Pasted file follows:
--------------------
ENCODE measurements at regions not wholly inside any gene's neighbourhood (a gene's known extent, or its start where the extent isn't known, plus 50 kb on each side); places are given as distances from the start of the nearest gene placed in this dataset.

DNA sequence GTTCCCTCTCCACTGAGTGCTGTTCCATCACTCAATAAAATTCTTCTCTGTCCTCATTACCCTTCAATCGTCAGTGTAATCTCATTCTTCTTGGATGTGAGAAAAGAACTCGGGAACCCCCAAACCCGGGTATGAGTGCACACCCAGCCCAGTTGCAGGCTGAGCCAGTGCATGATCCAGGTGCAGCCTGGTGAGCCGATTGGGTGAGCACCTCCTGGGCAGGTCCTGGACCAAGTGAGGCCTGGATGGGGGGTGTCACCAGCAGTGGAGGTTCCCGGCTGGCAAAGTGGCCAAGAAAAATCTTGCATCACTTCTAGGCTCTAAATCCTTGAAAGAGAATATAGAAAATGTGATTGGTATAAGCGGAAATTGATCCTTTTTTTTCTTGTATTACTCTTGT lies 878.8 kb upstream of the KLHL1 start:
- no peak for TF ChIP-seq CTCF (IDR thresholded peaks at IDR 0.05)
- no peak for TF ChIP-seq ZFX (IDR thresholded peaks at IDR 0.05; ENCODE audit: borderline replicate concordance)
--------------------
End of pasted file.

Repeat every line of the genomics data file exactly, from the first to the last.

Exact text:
ENCODE measurements at regions not wholly inside any gene's neighbourhood (a gene's known extent, or its start where the extent isn't known, plus 50 kb on each side); places are given as distances from the start of the nearest gene placed in this dataset.

DNA sequence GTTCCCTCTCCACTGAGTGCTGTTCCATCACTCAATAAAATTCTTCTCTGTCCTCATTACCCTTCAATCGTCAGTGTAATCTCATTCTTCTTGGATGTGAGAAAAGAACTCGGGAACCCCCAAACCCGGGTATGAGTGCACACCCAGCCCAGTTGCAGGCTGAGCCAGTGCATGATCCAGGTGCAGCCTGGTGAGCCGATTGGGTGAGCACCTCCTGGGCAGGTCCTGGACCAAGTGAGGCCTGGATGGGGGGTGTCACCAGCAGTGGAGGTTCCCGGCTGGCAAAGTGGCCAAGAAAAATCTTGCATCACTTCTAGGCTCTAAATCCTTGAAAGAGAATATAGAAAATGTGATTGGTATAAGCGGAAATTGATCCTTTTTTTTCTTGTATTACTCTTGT lies 878.8 kb upstream of the KLHL1 start:
- no peak for TF ChIP-seq CTCF (IDR thresholded peaks at IDR 0.05)
- no peak for TF ChIP-seq ZFX (IDR thresholded peaks at IDR 0.05; ENCODE audit: borderline replicate concordance)